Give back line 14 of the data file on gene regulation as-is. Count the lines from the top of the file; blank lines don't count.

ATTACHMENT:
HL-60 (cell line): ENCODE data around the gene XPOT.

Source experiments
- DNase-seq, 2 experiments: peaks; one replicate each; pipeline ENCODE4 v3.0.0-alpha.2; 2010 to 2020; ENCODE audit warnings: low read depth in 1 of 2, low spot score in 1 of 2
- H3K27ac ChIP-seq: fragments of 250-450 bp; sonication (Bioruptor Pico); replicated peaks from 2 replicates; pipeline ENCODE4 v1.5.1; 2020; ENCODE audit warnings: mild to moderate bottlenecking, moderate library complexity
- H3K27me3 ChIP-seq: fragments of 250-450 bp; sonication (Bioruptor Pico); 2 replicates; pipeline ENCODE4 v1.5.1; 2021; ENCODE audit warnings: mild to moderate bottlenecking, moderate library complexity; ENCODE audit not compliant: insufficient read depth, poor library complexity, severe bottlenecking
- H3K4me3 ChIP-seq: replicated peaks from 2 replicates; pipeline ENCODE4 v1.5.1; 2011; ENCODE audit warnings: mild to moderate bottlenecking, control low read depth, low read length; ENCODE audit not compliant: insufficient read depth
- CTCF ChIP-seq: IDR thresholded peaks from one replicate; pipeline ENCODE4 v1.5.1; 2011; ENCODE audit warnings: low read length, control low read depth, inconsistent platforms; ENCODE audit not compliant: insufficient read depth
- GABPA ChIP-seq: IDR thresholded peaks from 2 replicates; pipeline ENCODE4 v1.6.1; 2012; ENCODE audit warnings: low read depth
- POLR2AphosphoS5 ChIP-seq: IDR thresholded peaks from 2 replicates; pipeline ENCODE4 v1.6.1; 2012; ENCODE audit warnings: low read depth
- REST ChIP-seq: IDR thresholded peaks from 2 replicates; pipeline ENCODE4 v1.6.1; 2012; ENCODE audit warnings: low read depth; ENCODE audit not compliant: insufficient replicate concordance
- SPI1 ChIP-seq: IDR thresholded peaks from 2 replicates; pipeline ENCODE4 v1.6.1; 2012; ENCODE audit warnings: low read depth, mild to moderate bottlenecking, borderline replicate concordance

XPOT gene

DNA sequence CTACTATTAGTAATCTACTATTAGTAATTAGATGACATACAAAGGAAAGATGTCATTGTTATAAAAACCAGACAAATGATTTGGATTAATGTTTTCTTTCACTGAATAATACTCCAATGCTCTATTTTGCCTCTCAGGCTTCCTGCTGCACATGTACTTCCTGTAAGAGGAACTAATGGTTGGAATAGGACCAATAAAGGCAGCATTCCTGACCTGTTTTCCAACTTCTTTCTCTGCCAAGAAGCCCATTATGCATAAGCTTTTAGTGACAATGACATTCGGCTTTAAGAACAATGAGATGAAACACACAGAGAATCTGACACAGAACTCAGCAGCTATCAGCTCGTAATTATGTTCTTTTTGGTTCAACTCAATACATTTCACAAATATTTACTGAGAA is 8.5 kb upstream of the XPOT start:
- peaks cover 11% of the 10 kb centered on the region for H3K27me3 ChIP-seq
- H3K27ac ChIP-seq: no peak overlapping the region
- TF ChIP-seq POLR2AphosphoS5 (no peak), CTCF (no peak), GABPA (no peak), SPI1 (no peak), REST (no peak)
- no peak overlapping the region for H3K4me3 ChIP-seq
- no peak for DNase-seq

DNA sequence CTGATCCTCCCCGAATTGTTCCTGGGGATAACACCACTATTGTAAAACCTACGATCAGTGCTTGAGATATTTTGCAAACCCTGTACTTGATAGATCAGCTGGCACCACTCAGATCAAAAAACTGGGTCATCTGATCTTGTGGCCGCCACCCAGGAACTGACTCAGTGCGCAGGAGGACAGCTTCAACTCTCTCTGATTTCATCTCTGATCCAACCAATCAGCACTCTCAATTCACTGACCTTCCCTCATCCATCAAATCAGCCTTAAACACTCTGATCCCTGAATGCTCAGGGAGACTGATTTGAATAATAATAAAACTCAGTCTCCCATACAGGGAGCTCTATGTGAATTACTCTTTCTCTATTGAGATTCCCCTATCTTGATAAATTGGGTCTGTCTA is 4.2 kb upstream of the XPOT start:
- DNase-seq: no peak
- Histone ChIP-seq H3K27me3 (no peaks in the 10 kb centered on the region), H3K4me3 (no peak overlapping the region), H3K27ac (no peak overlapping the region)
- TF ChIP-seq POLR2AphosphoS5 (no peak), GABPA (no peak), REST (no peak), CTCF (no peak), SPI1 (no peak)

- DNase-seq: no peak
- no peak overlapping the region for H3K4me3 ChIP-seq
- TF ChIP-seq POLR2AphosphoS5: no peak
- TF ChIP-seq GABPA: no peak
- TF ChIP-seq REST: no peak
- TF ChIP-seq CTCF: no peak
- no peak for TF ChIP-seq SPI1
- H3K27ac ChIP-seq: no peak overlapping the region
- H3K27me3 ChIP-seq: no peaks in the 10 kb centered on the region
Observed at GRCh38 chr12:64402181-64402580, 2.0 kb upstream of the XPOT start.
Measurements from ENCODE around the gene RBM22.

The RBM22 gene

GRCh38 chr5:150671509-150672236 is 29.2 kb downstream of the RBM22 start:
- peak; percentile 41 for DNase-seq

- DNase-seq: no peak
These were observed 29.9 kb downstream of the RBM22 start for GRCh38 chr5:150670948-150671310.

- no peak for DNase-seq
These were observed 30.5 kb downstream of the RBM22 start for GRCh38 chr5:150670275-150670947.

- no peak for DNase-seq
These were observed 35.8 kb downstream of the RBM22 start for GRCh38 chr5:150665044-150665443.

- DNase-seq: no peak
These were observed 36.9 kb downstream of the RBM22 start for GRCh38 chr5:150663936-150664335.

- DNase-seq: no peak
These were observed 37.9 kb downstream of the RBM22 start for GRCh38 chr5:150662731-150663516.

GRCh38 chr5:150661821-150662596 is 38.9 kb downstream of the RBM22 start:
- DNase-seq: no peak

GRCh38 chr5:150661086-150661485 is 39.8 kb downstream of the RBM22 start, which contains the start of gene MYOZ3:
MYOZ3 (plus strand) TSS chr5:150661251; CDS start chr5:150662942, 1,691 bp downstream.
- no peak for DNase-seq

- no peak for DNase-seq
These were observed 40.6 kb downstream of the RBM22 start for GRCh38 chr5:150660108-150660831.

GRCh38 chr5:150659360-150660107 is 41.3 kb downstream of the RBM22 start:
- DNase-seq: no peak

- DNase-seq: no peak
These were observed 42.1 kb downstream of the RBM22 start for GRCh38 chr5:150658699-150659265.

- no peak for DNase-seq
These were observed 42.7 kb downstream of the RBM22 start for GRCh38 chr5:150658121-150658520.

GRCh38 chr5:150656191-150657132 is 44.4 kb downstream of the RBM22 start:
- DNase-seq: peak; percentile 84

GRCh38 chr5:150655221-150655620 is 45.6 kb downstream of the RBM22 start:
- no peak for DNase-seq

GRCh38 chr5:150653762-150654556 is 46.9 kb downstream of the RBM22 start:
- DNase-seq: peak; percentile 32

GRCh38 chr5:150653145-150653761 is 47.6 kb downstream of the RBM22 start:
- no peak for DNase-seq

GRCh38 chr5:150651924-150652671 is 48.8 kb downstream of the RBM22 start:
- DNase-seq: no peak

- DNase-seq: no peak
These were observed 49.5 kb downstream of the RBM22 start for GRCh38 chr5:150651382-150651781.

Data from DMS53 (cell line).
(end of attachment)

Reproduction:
- peaks cover 11% of the 10 kb centered on the region for H3K27me3 ChIP-seq